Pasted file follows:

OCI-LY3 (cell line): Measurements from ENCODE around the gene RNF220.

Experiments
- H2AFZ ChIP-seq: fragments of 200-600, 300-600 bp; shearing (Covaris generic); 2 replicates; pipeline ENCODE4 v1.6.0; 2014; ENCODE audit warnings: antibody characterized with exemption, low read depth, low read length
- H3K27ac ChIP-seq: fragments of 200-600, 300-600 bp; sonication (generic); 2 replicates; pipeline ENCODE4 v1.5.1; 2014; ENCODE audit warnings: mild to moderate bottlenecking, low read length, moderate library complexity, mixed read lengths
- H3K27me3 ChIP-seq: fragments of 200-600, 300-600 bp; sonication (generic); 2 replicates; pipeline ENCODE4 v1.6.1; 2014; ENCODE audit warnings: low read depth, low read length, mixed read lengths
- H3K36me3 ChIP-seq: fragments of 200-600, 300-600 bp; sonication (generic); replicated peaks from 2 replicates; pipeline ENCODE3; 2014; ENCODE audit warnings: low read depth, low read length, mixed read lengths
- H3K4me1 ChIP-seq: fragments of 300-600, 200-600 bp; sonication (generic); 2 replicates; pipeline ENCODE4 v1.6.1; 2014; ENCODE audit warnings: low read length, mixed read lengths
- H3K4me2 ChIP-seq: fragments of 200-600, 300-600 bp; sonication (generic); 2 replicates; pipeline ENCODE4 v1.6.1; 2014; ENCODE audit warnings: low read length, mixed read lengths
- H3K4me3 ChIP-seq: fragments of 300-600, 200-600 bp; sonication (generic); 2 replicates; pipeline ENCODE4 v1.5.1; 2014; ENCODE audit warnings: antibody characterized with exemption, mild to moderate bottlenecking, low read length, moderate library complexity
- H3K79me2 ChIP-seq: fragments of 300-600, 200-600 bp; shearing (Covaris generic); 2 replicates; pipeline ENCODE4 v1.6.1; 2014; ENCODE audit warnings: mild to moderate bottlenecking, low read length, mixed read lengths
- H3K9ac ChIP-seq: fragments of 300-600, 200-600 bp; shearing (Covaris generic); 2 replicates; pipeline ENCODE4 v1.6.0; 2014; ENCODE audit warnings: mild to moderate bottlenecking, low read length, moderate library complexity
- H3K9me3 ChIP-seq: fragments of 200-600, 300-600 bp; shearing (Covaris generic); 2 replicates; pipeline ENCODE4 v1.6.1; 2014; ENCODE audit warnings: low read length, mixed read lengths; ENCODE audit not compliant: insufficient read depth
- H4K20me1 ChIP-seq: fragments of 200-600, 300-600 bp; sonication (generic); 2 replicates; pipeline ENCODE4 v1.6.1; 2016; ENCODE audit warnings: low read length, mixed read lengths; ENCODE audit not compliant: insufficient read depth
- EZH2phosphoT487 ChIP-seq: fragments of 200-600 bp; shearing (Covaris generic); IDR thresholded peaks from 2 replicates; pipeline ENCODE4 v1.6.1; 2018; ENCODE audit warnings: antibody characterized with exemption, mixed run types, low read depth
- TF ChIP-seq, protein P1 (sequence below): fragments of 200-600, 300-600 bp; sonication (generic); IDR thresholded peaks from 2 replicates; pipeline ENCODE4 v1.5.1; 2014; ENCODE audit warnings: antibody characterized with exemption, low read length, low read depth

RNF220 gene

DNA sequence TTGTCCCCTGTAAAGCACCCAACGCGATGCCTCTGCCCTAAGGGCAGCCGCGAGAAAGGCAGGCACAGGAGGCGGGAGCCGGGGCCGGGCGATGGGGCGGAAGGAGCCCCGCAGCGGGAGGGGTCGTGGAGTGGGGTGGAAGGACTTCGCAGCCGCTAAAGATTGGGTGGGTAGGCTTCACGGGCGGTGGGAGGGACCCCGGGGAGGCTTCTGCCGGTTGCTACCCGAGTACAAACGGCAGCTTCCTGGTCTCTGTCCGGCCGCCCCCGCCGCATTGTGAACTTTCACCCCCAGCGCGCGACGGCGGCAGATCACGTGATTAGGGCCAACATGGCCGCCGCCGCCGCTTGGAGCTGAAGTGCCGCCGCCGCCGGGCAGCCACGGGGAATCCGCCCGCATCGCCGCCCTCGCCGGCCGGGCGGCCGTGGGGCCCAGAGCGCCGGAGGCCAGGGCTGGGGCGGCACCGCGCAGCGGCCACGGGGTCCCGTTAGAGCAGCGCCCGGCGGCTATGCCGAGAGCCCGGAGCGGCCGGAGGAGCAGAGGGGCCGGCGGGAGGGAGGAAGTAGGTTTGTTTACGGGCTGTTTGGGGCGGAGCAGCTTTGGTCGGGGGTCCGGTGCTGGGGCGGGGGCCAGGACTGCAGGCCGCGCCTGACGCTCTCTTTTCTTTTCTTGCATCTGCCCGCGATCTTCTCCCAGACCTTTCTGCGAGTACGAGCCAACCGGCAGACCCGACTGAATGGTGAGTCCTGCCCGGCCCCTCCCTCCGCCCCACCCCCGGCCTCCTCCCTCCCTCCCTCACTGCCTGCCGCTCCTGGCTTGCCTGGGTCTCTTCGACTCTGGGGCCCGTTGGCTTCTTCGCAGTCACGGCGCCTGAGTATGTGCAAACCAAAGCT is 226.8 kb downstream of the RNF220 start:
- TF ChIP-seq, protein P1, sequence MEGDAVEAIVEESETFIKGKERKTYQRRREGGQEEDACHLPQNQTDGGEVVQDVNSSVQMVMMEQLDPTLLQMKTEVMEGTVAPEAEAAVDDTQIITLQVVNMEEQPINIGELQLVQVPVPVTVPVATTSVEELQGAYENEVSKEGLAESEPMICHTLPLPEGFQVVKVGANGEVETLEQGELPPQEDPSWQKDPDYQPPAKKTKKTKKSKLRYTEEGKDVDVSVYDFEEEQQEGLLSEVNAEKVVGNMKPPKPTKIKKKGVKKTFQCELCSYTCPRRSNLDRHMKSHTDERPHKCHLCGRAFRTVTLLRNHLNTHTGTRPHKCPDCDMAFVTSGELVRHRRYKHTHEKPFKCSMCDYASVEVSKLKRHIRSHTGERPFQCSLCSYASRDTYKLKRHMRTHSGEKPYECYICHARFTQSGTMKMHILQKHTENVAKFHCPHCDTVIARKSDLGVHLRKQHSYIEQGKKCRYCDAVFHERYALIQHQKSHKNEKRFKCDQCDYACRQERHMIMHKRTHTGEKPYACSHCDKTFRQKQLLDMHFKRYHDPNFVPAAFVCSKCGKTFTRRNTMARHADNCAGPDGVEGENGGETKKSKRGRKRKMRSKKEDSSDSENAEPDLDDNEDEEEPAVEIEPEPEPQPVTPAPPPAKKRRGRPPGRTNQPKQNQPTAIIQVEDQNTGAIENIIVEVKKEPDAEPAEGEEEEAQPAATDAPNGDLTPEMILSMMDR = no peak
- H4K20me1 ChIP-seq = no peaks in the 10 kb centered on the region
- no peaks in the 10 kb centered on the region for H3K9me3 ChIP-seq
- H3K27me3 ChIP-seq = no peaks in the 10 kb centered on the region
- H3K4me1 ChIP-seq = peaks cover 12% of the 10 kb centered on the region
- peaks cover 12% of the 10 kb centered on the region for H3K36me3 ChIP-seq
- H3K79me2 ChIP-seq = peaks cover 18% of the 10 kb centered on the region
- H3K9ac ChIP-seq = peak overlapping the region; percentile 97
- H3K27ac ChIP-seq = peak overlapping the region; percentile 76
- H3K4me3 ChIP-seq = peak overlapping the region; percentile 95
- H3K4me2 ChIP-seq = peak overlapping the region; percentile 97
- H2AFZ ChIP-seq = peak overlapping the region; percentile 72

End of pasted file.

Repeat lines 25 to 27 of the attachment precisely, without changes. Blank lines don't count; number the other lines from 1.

- H3K9ac ChIP-seq = peak overlapping the region; percentile 97
- H3K27ac ChIP-seq = peak overlapping the region; percentile 76
- H3K4me3 ChIP-seq = peak overlapping the region; percentile 95